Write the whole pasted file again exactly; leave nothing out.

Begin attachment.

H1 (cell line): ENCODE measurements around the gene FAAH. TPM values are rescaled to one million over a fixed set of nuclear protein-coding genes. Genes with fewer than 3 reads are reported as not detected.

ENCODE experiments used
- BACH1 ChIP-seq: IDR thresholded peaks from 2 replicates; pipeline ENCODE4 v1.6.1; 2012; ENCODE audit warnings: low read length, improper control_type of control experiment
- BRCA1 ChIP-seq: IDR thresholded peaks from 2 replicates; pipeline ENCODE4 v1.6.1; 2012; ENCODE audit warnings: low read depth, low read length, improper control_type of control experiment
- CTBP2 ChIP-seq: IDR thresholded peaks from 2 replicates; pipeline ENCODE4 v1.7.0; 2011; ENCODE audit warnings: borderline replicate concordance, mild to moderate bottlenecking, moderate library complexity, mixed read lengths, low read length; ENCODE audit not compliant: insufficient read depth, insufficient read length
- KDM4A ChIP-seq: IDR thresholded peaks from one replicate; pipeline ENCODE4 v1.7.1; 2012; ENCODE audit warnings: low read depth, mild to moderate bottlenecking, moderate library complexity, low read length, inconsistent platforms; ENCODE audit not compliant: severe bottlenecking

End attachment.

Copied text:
H1 (cell line): ENCODE measurements around the gene FAAH. TPM values are rescaled to one million over a fixed set of nuclear protein-coding genes. Genes with fewer than 3 reads are reported as not detected.

ENCODE experiments used
- BACH1 ChIP-seq: IDR thresholded peaks from 2 replicates; pipeline ENCODE4 v1.6.1; 2012; ENCODE audit warnings: low read length, improper control_type of control experiment
- BRCA1 ChIP-seq: IDR thresholded peaks from 2 replicates; pipeline ENCODE4 v1.6.1; 2012; ENCODE audit warnings: low read depth, low read length, improper control_type of control experiment
- CTBP2 ChIP-seq: IDR thresholded peaks from 2 replicates; pipeline ENCODE4 v1.7.0; 2011; ENCODE audit warnings: borderline replicate concordance, mild to moderate bottlenecking, moderate library complexity, mixed read lengths, low read length; ENCODE audit not compliant: insufficient read depth, insufficient read length
- KDM4A ChIP-seq: IDR thresholded peaks from one replicate; pipeline ENCODE4 v1.7.1; 2012; ENCODE audit warnings: low read depth, mild to moderate bottlenecking, moderate library complexity, low read length, inconsistent platforms; ENCODE audit not compliant: severe bottlenecking